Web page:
These risks are unacceptable, and exposure to them is unnecessary to meet the core objectives of the Census, which has been conducted on an anonymous basis, as it is in other countries like the US, for a century.
The level of public concern about these issues is considerable, and that puts the Census itself at risk because of the ABS’s breach of people’s trust.
Summary of the Changes
- Every person’s identity will remain able to be linked to the data collected in the census for a period of years (initially ‘indefinite’, changed in April 2016 to ‘up to four years’; potentially changeable to some other period)
- The data about each person, from all available Census and ABS surveys, will be linked
- Additional data from other external non-Census sources may be added to each person’s record or associated by further linking
- De-identified data records, as well as aggregate statistical data, will be made available to researchers. Depending on the detail, increasing risk of it being re-identified by someone in future with better techniques and sources.
The Inadequate Privacy Impact Assessment (PIA)
A Privacy Impact Assessment is the key process which should help experts and interested parties contribute knowledge and perspective to understanding and minimizing the unwelcome privacy impacts of a plan. ABS conducted a PIA in late 2015, but it was quite inadequate. The problems were:
- The PIA was not conducted by an independent body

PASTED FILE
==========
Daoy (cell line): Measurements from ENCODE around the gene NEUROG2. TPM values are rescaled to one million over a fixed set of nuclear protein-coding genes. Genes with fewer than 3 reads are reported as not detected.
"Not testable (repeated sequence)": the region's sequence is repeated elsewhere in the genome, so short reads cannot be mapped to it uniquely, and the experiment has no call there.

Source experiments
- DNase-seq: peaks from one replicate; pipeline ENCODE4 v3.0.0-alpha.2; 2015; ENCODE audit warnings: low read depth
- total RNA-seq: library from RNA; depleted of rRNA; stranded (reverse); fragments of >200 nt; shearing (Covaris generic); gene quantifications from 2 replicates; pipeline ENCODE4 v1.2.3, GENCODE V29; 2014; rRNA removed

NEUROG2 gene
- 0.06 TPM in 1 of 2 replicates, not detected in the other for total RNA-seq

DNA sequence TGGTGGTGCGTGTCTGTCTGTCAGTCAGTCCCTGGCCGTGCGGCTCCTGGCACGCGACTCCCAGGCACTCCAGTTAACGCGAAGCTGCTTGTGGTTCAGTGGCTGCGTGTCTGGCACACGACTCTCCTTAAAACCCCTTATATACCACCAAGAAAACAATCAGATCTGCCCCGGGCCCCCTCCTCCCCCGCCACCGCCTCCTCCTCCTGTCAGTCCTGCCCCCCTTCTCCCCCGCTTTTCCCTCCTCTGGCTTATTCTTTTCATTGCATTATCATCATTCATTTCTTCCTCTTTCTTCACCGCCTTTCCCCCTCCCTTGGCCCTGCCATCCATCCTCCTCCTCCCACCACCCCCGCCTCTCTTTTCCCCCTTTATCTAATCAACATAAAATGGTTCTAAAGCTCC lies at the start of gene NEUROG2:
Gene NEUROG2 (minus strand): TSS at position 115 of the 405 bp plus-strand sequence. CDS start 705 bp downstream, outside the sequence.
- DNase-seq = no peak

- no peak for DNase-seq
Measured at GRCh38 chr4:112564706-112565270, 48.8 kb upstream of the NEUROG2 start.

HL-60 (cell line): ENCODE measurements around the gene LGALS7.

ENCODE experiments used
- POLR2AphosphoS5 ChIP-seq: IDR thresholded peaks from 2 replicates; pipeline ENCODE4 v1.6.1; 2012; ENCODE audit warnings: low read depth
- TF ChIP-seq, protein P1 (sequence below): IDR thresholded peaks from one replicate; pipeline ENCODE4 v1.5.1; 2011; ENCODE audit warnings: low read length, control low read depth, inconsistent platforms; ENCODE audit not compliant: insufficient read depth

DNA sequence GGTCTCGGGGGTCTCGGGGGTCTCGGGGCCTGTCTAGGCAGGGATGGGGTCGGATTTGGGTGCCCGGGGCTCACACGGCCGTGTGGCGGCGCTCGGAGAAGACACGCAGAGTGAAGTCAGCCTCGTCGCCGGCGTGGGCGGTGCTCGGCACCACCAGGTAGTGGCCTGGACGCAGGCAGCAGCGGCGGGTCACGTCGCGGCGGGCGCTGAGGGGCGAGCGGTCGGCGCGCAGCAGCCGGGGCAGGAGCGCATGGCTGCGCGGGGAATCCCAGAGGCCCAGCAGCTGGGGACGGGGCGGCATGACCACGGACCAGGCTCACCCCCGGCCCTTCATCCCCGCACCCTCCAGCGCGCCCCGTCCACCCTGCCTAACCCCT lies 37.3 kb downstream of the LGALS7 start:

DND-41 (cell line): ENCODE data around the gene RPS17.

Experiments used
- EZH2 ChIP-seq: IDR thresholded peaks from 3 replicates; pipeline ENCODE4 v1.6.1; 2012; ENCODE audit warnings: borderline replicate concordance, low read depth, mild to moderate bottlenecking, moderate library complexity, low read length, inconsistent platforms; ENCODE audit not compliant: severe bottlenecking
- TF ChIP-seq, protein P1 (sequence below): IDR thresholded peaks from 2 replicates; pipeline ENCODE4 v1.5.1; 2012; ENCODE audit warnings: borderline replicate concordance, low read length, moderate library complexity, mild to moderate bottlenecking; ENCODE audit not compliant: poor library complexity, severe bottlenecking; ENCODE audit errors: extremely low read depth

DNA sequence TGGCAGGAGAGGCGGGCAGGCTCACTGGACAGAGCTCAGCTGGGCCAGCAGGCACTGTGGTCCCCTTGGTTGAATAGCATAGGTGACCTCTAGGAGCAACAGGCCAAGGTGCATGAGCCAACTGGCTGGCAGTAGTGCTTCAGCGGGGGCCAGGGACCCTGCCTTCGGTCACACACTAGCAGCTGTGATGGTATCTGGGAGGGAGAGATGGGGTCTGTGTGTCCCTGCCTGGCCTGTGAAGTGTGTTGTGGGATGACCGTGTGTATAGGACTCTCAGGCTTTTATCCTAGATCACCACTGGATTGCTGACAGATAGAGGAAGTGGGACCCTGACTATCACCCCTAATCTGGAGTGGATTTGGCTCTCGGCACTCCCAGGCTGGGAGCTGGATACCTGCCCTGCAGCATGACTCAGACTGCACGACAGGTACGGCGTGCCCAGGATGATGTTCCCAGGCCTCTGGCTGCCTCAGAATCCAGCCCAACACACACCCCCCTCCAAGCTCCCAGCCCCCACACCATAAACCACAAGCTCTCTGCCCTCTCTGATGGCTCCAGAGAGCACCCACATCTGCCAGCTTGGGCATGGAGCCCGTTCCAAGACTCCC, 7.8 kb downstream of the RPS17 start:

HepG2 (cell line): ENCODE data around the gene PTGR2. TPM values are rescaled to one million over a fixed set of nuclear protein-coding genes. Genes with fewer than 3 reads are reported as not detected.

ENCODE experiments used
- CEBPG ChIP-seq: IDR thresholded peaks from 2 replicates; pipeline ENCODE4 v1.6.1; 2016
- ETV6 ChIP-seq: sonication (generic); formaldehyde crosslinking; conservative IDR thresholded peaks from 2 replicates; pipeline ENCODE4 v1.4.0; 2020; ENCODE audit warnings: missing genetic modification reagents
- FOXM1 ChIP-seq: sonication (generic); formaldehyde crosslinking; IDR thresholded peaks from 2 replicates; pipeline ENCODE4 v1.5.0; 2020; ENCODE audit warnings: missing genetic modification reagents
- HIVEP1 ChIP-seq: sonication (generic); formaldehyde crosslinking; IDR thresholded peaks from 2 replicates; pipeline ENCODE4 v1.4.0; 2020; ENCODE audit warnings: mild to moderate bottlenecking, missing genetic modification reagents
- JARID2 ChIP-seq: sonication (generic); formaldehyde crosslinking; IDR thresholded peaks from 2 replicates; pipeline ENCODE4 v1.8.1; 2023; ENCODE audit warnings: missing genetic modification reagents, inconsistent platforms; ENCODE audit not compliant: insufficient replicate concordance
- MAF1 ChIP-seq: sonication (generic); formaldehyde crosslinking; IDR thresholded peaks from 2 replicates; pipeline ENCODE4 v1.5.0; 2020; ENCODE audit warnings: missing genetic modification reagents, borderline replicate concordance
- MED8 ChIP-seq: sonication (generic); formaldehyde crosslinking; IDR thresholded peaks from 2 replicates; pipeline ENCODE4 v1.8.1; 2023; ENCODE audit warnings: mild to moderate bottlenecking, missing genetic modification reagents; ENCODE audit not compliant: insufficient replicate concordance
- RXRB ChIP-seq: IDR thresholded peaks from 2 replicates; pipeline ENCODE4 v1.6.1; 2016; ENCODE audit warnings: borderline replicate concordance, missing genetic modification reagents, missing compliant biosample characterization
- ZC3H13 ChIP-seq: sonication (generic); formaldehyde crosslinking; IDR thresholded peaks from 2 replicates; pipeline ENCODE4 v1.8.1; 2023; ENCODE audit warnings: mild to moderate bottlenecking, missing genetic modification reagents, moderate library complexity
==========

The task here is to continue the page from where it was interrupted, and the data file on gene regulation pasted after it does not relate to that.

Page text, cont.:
So, no one inside seems to have realized that the planned change is fundamental and potentially a matter of wide concern.
- The consultation process for the PIA was almost non-existent
For example, neither APF nor other civil society bodies appear to have been consulted,
and the media release had negligible impact, so almost no-one heard about it in time.
- The PIA does not comply with the Federal Privacy Commissioner’s guidance.
- This PIA failed to adequately address the issues in respect of keeping names and addresses which were identified and raised in the previous PIA in 2005, when a 5% sample was proposed.
It appears that corporate knowledge from the last PIA, exploring similar concerns, was lost or disregarded.
What Needs to Change to Fix the Problem
- ABS should abandon the keeping of Name and Address for the Census 2016, and conduct it as most Australians would be expecting, as was done before.